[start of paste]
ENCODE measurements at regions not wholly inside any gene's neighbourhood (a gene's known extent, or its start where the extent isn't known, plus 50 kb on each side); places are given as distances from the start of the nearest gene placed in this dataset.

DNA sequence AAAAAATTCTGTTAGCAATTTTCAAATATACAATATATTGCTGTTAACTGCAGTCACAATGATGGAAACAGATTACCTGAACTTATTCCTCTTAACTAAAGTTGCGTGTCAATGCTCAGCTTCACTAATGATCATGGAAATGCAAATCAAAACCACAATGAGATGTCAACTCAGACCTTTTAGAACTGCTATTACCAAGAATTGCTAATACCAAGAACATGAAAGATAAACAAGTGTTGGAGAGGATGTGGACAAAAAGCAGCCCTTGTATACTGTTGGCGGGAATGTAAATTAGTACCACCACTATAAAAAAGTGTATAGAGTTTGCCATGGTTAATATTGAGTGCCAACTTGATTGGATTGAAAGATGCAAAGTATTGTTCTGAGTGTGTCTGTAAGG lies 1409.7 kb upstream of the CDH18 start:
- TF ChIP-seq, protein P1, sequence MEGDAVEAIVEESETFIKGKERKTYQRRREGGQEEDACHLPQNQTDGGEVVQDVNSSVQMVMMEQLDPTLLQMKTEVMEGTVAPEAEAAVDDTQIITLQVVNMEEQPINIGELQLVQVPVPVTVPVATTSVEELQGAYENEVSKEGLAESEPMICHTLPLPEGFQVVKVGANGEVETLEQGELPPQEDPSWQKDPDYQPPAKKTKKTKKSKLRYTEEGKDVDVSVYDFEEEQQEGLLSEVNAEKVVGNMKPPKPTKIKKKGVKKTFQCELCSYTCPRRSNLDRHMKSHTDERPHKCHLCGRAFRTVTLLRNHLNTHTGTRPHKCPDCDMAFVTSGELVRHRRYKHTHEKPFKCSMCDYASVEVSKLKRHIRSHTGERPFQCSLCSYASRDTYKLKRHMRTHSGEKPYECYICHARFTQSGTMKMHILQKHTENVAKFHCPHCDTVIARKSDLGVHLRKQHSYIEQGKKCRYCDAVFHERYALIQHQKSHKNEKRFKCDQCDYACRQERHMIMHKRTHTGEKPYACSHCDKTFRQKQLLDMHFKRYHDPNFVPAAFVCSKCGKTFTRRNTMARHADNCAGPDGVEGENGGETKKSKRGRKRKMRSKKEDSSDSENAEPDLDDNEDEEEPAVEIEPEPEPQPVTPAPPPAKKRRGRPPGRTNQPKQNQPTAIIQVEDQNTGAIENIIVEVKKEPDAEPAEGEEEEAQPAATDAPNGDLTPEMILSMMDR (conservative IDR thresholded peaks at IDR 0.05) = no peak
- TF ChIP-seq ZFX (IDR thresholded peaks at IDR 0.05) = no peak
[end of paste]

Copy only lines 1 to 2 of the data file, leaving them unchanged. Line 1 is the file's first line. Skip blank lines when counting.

ENCODE measurements at regions not wholly inside any gene's neighbourhood (a gene's known extent, or its start where the extent isn't known, plus 50 kb on each side); places are given as distances from the start of the nearest gene placed in this dataset.

DNA sequence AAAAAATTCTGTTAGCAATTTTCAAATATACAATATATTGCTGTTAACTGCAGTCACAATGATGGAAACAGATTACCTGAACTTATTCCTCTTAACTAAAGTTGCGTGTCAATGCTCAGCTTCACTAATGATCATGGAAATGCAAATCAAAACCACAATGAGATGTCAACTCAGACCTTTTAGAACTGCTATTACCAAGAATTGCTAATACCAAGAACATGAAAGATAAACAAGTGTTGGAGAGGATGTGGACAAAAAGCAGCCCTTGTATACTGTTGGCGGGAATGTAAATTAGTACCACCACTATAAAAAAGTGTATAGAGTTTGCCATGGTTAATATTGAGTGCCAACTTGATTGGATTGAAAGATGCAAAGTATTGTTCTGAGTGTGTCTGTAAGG lies 1409.7 kb upstream of the CDH18 start: